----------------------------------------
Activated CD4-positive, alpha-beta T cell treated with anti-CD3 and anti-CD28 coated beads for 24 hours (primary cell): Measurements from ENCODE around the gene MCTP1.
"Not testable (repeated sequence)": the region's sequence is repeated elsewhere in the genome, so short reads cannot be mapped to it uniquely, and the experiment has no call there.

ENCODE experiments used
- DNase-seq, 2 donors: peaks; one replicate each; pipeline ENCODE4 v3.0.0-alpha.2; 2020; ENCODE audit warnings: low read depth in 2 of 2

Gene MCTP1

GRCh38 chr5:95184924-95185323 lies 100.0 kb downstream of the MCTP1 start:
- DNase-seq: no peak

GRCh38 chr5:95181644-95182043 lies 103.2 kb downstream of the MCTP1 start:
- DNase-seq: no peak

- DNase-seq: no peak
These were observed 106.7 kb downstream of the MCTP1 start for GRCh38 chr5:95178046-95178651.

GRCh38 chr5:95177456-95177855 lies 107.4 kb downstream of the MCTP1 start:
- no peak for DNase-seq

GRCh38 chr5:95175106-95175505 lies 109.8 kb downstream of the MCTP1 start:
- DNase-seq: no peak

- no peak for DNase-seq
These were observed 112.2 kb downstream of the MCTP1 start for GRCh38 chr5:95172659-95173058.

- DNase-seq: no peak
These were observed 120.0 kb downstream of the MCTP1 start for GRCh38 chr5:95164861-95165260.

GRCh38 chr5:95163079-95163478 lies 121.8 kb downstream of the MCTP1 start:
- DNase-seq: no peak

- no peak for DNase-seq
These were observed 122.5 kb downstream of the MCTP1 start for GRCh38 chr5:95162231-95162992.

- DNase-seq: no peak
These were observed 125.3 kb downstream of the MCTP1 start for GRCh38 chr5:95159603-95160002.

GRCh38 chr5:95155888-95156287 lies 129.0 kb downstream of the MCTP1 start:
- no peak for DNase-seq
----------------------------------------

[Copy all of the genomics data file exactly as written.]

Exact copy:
Activated CD4-positive, alpha-beta T cell treated with anti-CD3 and anti-CD28 coated beads for 24 hours (primary cell): Measurements from ENCODE around the gene MCTP1.
"Not testable (repeated sequence)": the region's sequence is repeated elsewhere in the genome, so short reads cannot be mapped to it uniquely, and the experiment has no call there.

ENCODE experiments used
- DNase-seq, 2 donors: peaks; one replicate each; pipeline ENCODE4 v3.0.0-alpha.2; 2020; ENCODE audit warnings: low read depth in 2 of 2

Gene MCTP1

GRCh38 chr5:95184924-95185323 lies 100.0 kb downstream of the MCTP1 start:
- DNase-seq: no peak

GRCh38 chr5:95181644-95182043 lies 103.2 kb downstream of the MCTP1 start:
- DNase-seq: no peak

- DNase-seq: no peak
These were observed 106.7 kb downstream of the MCTP1 start for GRCh38 chr5:95178046-95178651.

GRCh38 chr5:95177456-95177855 lies 107.4 kb downstream of the MCTP1 start:
- no peak for DNase-seq

GRCh38 chr5:95175106-95175505 lies 109.8 kb downstream of the MCTP1 start:
- DNase-seq: no peak

- no peak for DNase-seq
These were observed 112.2 kb downstream of the MCTP1 start for GRCh38 chr5:95172659-95173058.

- DNase-seq: no peak
These were observed 120.0 kb downstream of the MCTP1 start for GRCh38 chr5:95164861-95165260.

GRCh38 chr5:95163079-95163478 lies 121.8 kb downstream of the MCTP1 start:
- DNase-seq: no peak

- no peak for DNase-seq
These were observed 122.5 kb downstream of the MCTP1 start for GRCh38 chr5:95162231-95162992.

- DNase-seq: no peak
These were observed 125.3 kb downstream of the MCTP1 start for GRCh38 chr5:95159603-95160002.

GRCh38 chr5:95155888-95156287 lies 129.0 kb downstream of the MCTP1 start:
- no peak for DNase-seq